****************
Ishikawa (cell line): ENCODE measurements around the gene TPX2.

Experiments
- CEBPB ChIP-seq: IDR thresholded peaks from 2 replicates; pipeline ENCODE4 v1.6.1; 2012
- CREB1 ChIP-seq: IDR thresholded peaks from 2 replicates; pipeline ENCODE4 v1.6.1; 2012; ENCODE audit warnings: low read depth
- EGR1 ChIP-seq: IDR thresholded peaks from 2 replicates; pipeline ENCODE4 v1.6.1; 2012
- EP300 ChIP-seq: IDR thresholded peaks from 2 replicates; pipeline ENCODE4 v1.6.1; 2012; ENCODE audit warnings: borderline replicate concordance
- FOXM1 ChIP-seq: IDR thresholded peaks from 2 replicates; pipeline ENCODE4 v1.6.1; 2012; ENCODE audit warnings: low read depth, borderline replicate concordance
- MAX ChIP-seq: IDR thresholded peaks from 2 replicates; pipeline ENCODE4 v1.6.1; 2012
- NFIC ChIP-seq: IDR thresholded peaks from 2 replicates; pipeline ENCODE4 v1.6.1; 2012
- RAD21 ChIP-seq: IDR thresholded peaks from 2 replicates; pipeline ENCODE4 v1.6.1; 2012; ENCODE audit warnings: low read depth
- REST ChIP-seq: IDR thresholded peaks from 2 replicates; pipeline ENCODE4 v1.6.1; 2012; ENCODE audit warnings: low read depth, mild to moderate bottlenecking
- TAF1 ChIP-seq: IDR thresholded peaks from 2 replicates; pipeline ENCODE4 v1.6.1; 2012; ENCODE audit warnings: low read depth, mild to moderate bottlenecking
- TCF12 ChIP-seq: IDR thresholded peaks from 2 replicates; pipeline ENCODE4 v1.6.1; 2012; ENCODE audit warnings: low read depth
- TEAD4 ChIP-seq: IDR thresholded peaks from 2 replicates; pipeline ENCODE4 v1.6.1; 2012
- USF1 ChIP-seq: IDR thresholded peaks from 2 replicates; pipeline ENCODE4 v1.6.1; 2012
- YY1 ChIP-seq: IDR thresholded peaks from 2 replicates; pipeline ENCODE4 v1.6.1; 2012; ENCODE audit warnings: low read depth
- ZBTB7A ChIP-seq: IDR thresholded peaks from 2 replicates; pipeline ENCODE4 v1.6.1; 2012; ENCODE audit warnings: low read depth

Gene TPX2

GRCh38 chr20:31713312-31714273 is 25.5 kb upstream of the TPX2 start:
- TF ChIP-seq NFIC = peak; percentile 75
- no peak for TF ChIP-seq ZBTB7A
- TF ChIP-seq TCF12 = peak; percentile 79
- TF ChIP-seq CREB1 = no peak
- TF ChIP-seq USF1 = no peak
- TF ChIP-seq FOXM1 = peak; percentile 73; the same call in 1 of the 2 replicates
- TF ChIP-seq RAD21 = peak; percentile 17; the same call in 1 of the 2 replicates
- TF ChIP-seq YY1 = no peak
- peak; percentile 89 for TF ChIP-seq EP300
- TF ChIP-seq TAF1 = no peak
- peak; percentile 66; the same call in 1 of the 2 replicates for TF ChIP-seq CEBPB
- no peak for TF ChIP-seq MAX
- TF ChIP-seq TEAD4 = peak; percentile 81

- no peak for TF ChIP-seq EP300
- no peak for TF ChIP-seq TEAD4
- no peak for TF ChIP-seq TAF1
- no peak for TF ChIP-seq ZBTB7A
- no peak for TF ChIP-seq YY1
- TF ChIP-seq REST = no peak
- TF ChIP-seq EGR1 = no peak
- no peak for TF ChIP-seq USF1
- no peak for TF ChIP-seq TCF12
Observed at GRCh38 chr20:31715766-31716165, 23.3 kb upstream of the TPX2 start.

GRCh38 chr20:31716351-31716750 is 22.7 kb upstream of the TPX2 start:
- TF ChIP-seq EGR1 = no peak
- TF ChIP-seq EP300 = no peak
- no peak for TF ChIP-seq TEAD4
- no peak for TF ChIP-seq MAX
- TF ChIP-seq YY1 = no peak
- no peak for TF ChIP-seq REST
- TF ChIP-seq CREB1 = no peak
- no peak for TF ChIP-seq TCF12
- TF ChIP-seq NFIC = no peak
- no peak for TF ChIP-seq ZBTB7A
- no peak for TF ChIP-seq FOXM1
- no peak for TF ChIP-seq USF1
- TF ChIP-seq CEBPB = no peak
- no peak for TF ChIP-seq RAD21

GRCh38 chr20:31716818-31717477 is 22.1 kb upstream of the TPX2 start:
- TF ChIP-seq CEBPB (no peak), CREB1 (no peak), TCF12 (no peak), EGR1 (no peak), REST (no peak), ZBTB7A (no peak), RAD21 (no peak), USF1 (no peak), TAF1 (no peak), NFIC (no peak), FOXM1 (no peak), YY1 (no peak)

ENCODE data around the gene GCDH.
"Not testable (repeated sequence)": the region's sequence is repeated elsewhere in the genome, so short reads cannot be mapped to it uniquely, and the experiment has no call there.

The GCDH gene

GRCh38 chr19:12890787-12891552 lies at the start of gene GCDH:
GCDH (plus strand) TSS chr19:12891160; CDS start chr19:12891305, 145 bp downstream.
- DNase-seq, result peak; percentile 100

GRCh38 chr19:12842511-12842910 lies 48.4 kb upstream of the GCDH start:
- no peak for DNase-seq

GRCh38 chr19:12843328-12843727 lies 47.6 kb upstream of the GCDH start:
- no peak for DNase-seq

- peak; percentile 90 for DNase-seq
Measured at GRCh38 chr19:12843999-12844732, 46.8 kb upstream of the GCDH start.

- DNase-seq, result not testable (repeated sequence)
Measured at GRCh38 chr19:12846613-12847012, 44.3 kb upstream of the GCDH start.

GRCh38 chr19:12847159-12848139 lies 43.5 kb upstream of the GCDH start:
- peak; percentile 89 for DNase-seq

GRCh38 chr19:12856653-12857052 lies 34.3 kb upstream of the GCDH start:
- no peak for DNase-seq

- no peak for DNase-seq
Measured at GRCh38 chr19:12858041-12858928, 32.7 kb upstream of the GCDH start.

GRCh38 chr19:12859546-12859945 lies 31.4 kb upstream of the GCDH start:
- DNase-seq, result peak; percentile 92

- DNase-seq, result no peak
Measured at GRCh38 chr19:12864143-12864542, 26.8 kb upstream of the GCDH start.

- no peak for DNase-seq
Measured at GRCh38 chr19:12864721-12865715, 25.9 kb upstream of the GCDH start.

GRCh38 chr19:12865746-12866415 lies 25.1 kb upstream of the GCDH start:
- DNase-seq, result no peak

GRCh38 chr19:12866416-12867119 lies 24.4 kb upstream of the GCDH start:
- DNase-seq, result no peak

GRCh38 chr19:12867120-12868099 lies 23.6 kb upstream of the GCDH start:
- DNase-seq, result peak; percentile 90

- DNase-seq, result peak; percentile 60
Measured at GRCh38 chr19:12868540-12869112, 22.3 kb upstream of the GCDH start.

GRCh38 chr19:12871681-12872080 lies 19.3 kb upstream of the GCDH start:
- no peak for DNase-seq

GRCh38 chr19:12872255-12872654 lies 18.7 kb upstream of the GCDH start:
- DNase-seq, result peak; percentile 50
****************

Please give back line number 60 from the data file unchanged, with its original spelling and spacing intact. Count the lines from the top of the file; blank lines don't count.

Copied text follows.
ENCODE data around the gene GCDH.